TIN

TIN
A triangulated irregular network (TIN) is a digital data structure used in a geographic information system (GIS) for the representation of a surface. A TIN is a vector-based representation of the physical land surface or sea bottom, made up of irregularly distributed nodes and lines with three-dimensional coordinates (x, y, and z) that are arranged in a network of nonoverlapping triangles. TINs are often derived from the elevation data of a rasterized digital elevation model (DEM). An advantage of using a TIN over a raster DEM in mapping and analysis is that the points of a TIN are distributed variably based on an algorithm that determines which points are most necessary to an accurate representation of the terrain. Data input is therefore flexible and fewer points need to be stored than in a raster DEM, with regularly distributed points. A TIN may be less suited than a raster DEM for certain kinds of GIS applications, such as analysis of a surface's slope and aspect.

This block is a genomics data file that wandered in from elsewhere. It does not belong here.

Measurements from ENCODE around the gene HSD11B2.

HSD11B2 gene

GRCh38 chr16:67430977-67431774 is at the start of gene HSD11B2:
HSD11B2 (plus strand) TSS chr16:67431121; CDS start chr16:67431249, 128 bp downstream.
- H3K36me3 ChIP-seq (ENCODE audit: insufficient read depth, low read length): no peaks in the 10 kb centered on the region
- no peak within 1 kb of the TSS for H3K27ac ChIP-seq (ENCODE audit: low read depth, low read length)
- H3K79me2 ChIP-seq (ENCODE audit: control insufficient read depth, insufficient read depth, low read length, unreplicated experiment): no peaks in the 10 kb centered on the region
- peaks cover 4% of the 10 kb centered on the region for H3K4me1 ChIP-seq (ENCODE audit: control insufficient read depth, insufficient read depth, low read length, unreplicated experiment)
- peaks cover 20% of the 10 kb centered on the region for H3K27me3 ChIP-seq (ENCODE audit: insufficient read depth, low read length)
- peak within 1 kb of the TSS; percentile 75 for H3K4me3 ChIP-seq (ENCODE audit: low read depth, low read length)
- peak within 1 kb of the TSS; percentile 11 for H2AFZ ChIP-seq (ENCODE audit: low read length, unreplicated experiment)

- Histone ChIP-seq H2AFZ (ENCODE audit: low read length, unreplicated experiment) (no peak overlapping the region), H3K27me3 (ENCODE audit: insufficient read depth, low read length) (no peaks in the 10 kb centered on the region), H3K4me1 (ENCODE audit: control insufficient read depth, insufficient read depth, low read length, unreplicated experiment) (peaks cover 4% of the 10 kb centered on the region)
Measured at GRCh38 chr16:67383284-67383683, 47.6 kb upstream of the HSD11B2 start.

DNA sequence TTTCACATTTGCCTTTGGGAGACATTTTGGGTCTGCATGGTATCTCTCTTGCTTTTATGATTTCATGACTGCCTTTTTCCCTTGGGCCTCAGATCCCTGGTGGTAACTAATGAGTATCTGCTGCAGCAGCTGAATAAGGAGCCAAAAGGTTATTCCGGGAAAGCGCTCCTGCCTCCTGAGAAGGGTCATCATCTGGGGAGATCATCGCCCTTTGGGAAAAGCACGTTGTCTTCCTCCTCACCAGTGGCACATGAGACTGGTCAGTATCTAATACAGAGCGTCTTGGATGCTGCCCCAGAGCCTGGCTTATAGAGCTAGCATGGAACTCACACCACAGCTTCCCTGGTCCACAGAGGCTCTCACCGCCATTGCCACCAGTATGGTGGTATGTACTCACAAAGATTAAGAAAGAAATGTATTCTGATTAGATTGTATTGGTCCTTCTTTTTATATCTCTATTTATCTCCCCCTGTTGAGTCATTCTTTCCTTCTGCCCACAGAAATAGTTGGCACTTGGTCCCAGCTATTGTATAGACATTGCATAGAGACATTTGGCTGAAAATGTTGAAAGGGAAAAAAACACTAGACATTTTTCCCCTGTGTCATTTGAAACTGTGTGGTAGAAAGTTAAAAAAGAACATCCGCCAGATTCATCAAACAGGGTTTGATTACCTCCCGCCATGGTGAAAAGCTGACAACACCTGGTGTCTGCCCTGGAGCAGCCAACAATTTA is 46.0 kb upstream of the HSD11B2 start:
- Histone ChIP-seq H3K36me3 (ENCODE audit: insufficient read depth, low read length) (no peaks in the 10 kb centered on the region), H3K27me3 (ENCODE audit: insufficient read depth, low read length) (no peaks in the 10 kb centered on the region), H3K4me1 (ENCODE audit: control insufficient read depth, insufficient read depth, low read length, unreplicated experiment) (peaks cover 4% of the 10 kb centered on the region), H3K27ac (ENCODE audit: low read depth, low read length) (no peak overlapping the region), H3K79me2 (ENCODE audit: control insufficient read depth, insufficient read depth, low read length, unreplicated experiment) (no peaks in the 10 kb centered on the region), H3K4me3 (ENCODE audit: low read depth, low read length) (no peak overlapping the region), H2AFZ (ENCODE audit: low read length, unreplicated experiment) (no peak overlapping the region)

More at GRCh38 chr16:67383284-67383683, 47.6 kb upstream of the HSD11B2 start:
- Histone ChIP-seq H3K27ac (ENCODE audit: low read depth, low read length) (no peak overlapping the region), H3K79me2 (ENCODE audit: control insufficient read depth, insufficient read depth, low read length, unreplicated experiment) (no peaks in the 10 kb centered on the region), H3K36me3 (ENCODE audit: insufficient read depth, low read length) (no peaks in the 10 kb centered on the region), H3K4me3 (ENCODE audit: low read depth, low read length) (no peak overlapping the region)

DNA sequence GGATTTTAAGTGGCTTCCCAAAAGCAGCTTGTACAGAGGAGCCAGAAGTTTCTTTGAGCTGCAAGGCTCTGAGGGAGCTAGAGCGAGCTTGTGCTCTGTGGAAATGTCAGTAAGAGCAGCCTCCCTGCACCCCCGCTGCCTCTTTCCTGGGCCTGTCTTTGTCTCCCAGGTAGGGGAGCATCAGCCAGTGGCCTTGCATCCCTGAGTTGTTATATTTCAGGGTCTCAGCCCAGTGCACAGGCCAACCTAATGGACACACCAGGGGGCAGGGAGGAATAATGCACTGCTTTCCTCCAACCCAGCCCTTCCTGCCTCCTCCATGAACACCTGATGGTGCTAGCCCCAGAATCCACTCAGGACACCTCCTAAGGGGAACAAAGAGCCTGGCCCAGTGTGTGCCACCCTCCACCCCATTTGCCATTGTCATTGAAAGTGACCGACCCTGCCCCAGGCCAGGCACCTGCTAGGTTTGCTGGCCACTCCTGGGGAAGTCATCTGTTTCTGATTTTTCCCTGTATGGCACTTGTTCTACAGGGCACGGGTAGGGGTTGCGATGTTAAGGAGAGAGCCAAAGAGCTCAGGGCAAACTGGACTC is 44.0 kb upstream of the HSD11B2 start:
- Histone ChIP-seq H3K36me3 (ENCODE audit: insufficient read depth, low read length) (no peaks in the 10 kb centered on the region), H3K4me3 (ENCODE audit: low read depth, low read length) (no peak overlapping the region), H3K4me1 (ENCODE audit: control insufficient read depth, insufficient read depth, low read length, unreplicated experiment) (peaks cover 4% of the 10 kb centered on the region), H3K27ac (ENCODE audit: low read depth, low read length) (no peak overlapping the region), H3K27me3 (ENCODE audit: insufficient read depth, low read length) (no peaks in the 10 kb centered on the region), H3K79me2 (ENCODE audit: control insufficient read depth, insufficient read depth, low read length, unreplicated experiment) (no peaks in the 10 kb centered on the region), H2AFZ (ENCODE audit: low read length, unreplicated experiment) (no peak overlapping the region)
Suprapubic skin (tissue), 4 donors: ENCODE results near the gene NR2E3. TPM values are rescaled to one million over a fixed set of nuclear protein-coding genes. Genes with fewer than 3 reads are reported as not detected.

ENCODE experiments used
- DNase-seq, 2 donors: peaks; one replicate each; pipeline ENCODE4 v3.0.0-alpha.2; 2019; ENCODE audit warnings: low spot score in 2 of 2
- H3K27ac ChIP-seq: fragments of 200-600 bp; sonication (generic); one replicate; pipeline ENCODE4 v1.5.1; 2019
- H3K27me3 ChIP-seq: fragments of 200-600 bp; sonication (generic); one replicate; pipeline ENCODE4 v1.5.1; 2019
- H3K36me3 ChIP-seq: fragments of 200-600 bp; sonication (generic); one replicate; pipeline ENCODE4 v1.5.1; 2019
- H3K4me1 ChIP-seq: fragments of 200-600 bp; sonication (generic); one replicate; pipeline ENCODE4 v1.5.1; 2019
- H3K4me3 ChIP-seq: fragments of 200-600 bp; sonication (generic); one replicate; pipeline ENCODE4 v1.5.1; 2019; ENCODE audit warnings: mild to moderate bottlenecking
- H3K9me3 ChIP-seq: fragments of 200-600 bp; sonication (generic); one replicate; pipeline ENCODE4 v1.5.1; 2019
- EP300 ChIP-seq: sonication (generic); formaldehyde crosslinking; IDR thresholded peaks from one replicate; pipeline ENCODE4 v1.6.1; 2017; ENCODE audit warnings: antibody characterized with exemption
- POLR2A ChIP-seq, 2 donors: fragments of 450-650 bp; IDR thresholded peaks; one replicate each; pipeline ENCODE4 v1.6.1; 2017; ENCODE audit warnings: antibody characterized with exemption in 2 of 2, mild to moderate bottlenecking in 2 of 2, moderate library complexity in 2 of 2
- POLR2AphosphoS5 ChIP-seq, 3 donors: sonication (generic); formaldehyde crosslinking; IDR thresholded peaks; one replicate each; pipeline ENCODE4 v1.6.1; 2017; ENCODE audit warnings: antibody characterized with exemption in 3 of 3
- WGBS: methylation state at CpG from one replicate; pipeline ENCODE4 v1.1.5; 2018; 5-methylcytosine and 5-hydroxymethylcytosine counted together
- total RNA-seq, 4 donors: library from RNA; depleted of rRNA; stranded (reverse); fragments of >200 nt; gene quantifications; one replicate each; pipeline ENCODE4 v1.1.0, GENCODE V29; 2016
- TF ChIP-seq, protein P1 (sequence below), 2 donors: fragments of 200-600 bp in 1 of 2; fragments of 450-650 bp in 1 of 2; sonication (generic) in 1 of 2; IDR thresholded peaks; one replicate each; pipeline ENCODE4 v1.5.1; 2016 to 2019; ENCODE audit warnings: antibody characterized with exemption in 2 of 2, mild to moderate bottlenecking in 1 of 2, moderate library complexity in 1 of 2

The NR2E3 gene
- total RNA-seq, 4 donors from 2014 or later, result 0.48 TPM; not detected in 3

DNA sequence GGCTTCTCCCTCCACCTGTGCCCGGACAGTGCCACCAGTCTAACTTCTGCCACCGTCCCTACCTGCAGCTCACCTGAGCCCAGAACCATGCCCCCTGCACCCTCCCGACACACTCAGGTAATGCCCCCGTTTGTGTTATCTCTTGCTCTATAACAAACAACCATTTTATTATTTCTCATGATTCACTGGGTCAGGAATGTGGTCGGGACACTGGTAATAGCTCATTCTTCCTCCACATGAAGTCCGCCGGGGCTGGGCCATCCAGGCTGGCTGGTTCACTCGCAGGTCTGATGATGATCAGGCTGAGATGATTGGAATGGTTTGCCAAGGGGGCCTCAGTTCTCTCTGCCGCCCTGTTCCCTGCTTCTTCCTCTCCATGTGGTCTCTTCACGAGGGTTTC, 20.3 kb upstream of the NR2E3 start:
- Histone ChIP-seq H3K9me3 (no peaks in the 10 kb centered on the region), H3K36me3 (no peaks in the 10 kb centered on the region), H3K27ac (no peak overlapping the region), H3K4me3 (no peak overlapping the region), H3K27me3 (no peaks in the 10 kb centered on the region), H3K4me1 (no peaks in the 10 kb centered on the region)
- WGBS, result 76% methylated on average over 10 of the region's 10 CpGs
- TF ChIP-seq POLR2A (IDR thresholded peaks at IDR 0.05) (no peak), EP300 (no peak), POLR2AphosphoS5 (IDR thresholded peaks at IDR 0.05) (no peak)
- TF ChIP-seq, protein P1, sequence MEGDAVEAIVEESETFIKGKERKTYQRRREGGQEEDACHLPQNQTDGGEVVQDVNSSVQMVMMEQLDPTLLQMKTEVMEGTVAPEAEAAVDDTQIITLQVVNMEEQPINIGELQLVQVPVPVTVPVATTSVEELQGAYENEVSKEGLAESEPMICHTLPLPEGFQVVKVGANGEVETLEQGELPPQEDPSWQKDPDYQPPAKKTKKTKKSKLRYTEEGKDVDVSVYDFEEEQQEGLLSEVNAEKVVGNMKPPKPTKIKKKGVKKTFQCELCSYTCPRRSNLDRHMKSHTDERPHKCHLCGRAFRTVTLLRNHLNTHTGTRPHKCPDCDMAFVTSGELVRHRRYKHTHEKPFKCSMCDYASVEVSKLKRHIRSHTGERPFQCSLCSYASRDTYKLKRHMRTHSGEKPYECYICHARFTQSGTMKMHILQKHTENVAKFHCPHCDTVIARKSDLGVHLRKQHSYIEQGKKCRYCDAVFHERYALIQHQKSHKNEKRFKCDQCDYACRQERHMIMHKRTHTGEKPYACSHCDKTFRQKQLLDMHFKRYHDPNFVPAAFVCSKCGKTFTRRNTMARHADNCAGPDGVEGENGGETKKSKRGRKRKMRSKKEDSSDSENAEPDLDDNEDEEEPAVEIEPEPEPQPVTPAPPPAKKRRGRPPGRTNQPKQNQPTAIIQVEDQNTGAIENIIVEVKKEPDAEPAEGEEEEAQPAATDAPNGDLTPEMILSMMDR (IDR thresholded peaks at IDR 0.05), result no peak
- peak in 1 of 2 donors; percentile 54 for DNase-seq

Mount Everest 3D

Mount Everest 3D

The data set was taken in 2005 by Swiss Photo over what is now Nepal (China) and is 20cm in resoluti..

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